It was a quiet day in Santa Barbara and I am preparing for my last week here and my last week of tea. I am planning on passing the teapot to the artists I have met here. I am trying to come up with a list of 25 people I have met to have tea with each other and I'm going to start by passing it on to Jenn Figg, and maybe she can have tea with Saul Gray-Hildenbrand, who could have tea with Danielle Rubi, who might enjoy meeting Heather Silva, and they should all have tea with the assistant curator of CAF, Elizabeth Lovero, and they should have tea with Karen Sinsheimer, the curator of photography, at Santa Barbara Museum of Art, and she might like meeting, if she hasn't already Tellef Tellefson. Tellef or Karen could pass the teapot onto pal/housemate Jeff Clark (who's staying in my apartment in New York).

When Jeff gets back to Santa Barbara he could have tea with the director of CAF, Miki Garcia, and she could have tea with local printmaker and CAF supporter Elaine Levasseur. Elaine could pass the teapot onto Wayne McCall who could have tea with Graham Bury. Those folks from Art from Scrap could have tea with Laura Devendorf and her coworkers from Stewart Brown, where they could discuss fashion from scrap!

The teapot could then go to the folks at FishBon and they could drive the teapot up to Ojai and have tea with Nathan Larramendy
and he could drive down to Lotusland in Santa Barbara and discuss his succulent project over tea with Lotusland's director Mike Bush!! And Mike Bush could bring the teapot back to CAF for his talk on December 14th!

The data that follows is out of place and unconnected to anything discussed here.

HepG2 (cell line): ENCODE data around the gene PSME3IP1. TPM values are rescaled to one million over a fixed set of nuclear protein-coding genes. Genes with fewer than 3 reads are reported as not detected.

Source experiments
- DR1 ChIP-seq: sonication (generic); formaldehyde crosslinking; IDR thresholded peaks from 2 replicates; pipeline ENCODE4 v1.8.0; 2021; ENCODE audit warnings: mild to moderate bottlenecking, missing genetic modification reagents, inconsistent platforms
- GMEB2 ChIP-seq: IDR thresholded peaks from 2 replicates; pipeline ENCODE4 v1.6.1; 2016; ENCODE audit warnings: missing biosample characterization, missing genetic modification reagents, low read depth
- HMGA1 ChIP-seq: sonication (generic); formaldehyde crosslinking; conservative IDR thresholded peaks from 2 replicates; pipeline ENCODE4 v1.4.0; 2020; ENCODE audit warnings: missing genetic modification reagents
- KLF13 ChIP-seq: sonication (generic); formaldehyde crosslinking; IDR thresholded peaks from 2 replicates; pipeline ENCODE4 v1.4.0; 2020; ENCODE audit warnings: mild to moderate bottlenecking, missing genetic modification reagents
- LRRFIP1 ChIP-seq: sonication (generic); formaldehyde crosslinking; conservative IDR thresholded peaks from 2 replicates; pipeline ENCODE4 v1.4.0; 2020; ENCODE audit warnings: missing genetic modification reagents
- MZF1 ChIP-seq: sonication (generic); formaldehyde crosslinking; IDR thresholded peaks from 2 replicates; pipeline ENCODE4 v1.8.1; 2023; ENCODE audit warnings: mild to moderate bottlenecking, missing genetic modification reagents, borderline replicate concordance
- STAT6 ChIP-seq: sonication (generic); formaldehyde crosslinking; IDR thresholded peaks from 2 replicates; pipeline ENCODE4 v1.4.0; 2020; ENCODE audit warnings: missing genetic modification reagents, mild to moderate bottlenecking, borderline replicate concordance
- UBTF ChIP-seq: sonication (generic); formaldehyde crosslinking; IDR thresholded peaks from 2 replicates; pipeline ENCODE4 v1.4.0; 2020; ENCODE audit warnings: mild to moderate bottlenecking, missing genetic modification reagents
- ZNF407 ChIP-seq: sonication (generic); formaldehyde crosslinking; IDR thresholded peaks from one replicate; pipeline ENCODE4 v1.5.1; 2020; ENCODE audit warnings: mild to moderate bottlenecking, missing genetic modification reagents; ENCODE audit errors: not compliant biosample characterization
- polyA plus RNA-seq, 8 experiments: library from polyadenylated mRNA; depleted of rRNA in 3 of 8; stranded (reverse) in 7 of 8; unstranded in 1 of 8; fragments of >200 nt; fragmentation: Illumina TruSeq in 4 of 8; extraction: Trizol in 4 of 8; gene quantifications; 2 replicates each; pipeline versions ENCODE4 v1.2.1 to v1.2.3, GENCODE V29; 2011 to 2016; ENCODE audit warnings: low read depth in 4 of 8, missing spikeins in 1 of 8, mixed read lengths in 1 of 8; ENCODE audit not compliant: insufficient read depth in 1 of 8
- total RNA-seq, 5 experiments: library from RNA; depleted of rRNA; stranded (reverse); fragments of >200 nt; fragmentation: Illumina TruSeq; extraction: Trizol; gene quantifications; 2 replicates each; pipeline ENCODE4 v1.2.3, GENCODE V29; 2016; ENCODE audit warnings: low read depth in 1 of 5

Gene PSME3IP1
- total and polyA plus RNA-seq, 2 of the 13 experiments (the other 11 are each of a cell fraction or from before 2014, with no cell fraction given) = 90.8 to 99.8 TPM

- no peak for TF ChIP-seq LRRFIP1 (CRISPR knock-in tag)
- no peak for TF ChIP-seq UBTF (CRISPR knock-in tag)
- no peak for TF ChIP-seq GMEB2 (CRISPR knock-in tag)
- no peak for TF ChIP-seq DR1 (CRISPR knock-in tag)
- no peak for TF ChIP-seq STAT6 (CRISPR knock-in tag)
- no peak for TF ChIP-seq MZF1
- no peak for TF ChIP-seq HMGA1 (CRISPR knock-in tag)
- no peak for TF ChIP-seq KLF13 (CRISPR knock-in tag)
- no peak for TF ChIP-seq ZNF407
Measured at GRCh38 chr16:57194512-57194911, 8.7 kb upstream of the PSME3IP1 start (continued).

I left some folks out but I think my favorite Santa Barbara gallery might have their own teapot!!

Thursday, November 23, 2006

Thanks, giving tea

Yesterday my mom and I visited the studio of Tatiana Ginsberg at UCSB and had tea with 2 local artists and gallery owners. They run Perch Gallery and it was great to finally get there!

I think that my installation and attempt to nurture the creative community here is starting to happen. I leave on December 4th and am leaving behind the tea pot and some guest lecturers to continue nurturing a cultural context in Santa Barbara.

Wednesday, November 22, 2006

The power of demonstration and participation

My mom's demostration last night in my installation, A-Framed Social Space, was a huge success. I think Kay and I were both surprised by the turn out and the enthusiasm of the participants. The work that was produced was excellent. I left the finished orizomegami sheets spread out all over the floor because it was so beautiful and made for a very active salon/craft space.

After last night's orizomegami activity, I now feel like the piece can have a life of it's own and I can leave it to be used by the creative community. I am starting to think about my next project and getting back to working in the basement and my other free spaces. I am even thinking about maybe doing demonstrations or serving tea in the free spaces.

I've been waiting for that moment when a new and fresh project/installation adds to the already existing language of one's practice and I think that definitely happen last night. Thanks mom!

Tuesday, November 21, 2006

Orizomegami, the fold and the die